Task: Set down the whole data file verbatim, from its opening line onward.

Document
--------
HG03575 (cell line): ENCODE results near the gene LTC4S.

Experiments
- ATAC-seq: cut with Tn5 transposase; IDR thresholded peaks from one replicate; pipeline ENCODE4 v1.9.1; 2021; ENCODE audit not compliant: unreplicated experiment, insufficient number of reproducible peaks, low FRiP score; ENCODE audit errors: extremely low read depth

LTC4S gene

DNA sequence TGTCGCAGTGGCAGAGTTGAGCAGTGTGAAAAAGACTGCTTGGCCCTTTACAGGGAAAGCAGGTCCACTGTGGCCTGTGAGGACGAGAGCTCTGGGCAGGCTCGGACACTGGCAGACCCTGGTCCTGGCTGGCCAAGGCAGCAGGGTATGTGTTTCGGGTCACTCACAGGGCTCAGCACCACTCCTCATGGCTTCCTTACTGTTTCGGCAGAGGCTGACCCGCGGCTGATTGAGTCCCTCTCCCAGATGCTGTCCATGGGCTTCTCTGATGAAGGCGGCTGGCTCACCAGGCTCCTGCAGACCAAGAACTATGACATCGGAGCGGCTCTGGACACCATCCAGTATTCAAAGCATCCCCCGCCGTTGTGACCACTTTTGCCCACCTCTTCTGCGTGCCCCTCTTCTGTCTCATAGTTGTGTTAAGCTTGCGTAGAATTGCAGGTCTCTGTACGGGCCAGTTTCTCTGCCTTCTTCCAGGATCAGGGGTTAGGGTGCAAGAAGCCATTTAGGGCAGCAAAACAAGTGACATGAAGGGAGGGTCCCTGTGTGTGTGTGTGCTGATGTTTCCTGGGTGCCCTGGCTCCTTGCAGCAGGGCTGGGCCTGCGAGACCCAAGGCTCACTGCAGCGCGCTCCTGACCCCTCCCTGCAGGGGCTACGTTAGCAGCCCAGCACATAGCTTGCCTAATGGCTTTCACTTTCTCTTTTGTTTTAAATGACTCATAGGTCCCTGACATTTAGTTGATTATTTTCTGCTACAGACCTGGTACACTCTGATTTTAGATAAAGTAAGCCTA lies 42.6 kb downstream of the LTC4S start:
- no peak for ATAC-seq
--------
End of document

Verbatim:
HG03575 (cell line): ENCODE results near the gene LTC4S.

Experiments
- ATAC-seq: cut with Tn5 transposase; IDR thresholded peaks from one replicate; pipeline ENCODE4 v1.9.1; 2021; ENCODE audit not compliant: unreplicated experiment, insufficient number of reproducible peaks, low FRiP score; ENCODE audit errors: extremely low read depth

LTC4S gene

DNA sequence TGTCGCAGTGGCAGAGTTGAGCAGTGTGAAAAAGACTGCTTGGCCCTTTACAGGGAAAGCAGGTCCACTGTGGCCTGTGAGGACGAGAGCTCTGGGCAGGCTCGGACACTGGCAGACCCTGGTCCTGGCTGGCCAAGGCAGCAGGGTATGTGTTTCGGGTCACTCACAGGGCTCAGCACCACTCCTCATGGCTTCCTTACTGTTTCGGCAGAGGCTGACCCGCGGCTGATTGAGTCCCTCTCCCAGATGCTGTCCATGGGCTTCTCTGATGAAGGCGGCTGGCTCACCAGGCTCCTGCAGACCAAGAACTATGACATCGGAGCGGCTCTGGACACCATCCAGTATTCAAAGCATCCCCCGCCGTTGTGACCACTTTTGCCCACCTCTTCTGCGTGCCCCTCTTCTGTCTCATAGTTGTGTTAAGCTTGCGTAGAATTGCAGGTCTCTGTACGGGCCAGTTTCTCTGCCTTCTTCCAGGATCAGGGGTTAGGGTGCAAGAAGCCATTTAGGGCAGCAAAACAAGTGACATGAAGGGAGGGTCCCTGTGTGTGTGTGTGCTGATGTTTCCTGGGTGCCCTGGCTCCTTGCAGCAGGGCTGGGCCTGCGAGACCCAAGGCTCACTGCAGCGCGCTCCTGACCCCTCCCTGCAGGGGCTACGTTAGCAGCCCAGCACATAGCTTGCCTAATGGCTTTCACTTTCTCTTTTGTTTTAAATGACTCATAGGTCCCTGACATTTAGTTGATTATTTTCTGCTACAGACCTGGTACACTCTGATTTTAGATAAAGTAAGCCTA lies 42.6 kb downstream of the LTC4S start:
- no peak for ATAC-seq